Salient Features of Deposit Insurance

Salient Features of Deposit Insurance

(i) The scheme of deposit insurance applies since its inception to all commercial banks in India, scheduled
and non-scheduled. The de- posit insurance cover has been extended to co-operative banks also in 21
States and 3 Union Territories. The Regional Rural Banks have also been included in this scheme. All
these banks are called insured banks.

 

(ii) The insurance cover is extended to all deposits with the insured banks except the deposits of the Central
and State Governments, foreign Governments and the commercial banks.

 
(iii) The deposits with the insured banks are insured up to a special limit only. The insurance cover is available
in respect of all unpaid balances due to a depositor held in a bank in the same capacity and in the same
right up to ` 1 lakh. This means that every account of a depositor in every insured bank is insured to the
extent of ` 1 lakh. The accounts with credit balance up to ` 1 lakh each are called fully protected accounts.

 

(iv) The Corporation reimburses the depositors in case the insured bank fails or is amalgamated with another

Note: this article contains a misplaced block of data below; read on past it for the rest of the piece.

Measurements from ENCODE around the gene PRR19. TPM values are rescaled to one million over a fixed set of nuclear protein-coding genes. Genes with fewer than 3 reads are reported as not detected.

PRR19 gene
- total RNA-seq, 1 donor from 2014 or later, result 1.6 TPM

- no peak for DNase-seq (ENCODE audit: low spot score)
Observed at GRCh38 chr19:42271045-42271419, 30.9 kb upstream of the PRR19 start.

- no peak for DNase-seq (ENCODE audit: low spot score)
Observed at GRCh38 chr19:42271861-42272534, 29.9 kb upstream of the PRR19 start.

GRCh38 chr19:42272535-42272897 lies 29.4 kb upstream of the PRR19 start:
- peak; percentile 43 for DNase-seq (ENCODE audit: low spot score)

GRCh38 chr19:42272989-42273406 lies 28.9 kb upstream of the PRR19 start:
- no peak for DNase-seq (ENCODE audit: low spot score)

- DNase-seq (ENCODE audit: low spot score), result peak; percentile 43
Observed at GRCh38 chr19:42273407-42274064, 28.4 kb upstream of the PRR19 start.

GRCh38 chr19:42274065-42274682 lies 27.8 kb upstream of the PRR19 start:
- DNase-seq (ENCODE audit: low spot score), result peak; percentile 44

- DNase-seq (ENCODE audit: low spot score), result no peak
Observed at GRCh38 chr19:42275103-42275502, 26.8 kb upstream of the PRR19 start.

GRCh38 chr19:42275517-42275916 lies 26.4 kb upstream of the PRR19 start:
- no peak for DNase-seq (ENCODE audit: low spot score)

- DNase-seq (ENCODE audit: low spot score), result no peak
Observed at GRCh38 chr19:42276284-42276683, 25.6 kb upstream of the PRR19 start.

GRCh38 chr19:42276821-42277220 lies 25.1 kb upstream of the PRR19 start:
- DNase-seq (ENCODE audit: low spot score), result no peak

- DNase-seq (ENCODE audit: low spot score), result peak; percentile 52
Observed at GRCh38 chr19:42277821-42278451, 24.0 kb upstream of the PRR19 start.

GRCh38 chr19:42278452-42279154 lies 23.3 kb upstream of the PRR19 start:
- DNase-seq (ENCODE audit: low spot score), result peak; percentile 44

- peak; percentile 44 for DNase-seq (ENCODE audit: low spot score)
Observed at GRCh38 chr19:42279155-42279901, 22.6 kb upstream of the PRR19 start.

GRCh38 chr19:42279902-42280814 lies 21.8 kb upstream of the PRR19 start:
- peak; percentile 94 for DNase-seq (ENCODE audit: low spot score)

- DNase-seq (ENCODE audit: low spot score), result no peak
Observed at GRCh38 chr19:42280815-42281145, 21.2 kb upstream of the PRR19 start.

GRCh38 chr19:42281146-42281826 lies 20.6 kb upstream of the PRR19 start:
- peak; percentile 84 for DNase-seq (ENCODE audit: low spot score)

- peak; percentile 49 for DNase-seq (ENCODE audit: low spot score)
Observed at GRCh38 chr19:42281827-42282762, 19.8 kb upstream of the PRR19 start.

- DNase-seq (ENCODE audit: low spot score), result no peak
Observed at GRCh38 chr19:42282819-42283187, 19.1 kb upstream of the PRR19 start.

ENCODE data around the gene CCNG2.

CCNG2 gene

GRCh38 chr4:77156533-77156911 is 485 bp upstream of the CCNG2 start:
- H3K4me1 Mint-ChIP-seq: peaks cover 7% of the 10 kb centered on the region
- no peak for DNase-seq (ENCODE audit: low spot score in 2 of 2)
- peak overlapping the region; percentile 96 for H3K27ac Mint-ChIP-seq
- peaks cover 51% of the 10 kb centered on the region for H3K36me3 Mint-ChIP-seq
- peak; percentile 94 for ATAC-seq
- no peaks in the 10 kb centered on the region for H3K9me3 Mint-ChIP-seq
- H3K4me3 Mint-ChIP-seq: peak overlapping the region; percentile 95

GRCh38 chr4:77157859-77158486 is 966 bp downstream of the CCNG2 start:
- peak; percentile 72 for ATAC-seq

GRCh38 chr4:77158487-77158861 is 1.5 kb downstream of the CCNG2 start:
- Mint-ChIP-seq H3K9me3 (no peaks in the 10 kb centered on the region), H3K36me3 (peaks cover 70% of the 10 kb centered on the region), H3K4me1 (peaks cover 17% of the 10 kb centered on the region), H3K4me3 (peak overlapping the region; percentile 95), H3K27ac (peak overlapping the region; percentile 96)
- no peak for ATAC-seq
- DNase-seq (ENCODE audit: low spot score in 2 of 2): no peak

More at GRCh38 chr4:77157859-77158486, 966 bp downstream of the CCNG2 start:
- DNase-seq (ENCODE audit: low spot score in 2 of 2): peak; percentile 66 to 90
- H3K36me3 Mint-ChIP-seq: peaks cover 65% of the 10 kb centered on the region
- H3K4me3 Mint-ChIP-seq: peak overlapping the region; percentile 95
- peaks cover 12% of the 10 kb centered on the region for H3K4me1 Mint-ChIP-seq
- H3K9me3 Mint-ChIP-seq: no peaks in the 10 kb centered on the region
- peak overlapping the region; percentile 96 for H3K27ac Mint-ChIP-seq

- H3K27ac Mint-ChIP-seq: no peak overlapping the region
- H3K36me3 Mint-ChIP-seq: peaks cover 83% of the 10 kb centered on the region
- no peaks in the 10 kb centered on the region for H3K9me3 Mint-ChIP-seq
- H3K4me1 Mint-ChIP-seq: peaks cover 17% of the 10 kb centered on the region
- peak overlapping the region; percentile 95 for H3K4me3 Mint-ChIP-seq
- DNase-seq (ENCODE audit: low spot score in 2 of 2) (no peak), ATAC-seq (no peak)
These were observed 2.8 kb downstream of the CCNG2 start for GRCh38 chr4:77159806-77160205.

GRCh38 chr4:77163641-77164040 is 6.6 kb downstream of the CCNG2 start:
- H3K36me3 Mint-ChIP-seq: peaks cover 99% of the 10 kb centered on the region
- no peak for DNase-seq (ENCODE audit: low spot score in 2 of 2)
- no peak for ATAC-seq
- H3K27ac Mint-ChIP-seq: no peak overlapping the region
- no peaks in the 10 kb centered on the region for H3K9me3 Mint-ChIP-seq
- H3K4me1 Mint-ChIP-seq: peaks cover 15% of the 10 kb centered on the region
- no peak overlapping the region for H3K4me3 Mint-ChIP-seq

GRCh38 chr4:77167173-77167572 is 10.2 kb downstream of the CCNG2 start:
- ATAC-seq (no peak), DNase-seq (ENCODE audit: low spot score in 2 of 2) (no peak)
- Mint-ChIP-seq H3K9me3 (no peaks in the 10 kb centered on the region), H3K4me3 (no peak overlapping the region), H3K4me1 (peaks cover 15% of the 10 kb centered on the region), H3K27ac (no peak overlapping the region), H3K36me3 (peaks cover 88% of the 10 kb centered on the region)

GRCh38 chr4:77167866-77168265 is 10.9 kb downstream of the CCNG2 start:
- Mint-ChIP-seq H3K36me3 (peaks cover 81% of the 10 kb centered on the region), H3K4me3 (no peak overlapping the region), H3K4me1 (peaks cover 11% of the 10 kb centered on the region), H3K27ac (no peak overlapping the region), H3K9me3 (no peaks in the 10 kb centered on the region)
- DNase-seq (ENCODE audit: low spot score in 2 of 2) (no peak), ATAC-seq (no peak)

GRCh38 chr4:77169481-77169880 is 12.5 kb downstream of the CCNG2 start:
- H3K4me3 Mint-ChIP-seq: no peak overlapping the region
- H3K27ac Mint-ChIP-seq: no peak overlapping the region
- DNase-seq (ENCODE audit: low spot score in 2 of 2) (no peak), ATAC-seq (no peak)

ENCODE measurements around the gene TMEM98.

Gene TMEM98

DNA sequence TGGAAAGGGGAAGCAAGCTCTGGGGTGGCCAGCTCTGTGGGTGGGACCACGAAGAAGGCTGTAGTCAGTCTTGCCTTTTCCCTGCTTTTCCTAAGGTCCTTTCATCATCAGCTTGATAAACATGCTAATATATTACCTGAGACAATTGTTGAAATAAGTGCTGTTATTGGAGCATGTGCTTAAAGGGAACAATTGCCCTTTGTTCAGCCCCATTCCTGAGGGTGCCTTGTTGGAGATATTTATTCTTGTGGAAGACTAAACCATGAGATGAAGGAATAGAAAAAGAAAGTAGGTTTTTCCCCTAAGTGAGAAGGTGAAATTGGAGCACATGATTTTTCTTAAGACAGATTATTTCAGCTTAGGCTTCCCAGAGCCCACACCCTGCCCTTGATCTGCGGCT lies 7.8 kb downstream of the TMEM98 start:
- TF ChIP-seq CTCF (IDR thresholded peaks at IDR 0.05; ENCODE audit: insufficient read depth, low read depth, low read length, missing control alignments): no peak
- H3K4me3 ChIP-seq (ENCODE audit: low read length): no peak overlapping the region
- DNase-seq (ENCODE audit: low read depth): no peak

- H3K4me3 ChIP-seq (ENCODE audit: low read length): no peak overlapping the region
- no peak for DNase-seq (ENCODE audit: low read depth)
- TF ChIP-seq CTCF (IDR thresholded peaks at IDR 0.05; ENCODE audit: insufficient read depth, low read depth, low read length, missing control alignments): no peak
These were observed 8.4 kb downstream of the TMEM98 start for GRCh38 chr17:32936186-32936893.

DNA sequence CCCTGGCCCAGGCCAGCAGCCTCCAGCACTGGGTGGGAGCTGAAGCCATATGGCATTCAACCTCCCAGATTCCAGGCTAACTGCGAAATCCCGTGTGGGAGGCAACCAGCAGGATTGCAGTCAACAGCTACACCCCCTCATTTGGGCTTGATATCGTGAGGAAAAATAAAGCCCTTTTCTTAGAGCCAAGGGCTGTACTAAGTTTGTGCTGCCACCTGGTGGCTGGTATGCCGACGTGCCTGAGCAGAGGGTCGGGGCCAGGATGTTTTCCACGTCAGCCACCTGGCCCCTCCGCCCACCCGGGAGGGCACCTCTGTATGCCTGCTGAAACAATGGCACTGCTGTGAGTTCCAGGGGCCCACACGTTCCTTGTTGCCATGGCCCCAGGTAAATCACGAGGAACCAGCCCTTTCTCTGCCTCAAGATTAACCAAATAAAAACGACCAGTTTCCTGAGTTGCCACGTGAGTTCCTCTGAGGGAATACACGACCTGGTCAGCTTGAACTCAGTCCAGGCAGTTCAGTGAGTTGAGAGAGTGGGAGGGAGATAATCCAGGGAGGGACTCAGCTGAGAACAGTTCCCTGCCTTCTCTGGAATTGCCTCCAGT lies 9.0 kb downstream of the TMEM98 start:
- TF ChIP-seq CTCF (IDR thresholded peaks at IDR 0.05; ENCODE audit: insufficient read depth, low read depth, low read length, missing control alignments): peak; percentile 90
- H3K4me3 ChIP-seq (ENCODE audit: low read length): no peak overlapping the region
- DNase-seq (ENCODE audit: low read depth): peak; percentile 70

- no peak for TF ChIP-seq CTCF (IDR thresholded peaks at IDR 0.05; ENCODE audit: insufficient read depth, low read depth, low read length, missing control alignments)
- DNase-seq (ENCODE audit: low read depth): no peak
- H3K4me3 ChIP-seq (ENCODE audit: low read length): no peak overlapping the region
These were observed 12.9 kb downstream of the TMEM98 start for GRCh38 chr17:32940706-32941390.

bank and defaults in paying fully the balances due to the depositors in cash or by crediting the same to
the full extent in the books of the transferee banks. The difference between the amount so paid or
credited and the limit of insurance cover per account is paid by the Corporation. For example, if bank X,
on its merger with bank Y, gives a credit equal to 75% of the deposit, a depositor having a credit balance
of ` 10,000 will get credit of ` 7,500. The balance of ` 2,500 will be reimbursed to him by the Corporation.

 

(v) The rate of insurance premium is 5 paise per annum for every hundred rupees of assessable deposits.
It is payable by the insured banks and not by the depositors at half-yearly intervals. Assessable deposits
are those deposits to which the cover of insurance is ex- tended under (ii) above. Premium is thus
payable on total assessable deposits whereas the ‘insured deposits’ are those which are below the limit
of insurance cover, i.e., ` 1 lakh in each account.
(vi) The Corporation maintains two funds :

(a) Deposit Insurance Fund, and

(b) General Fund.

The income from insurance premia is credited to the Deposit Insurance Fund and is invested in the Central Government securities. Income from such investments is credited to and the insurance losses are debited to the
Revenue Account of the Fund. The General Fund meets all other expenses of the Corporation.